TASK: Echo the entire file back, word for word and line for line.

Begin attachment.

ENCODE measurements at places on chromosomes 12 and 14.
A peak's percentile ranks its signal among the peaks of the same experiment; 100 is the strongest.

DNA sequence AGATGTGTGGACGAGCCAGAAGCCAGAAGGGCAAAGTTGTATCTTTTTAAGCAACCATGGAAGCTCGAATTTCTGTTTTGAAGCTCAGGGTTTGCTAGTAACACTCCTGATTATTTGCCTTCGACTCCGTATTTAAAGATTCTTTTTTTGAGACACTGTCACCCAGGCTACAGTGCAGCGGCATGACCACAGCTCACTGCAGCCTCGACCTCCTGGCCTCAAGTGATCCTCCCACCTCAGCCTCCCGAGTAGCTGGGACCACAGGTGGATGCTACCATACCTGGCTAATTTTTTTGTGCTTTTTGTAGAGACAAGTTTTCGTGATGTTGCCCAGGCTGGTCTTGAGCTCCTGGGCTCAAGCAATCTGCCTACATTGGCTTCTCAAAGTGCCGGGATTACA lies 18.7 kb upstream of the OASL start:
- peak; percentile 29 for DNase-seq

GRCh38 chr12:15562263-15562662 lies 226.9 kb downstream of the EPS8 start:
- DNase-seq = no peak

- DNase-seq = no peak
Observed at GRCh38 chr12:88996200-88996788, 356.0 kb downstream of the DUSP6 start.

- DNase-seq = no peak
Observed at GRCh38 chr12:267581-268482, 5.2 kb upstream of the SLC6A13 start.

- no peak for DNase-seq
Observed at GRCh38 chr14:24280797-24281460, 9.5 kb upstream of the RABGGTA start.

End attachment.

ENCODE measurements at places on chromosomes 12 and 14.
A peak's percentile ranks its signal among the peaks of the same experiment; 100 is the strongest.

DNA sequence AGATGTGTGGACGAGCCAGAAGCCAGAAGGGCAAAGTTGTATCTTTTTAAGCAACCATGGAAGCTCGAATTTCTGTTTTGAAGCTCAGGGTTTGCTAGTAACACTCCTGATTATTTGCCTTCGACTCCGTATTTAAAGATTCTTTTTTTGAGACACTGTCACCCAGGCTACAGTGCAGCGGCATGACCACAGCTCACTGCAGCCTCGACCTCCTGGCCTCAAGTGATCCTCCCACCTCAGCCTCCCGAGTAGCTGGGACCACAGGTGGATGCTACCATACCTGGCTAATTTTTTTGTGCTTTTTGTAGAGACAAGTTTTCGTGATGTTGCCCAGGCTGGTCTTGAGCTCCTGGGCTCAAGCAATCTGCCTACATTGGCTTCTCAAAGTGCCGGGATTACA lies 18.7 kb upstream of the OASL start:
- peak; percentile 29 for DNase-seq

GRCh38 chr12:15562263-15562662 lies 226.9 kb downstream of the EPS8 start:
- DNase-seq = no peak

- DNase-seq = no peak
Observed at GRCh38 chr12:88996200-88996788, 356.0 kb downstream of the DUSP6 start.

- DNase-seq = no peak
Observed at GRCh38 chr12:267581-268482, 5.2 kb upstream of the SLC6A13 start.

- no peak for DNase-seq
Observed at GRCh38 chr14:24280797-24281460, 9.5 kb upstream of the RABGGTA start.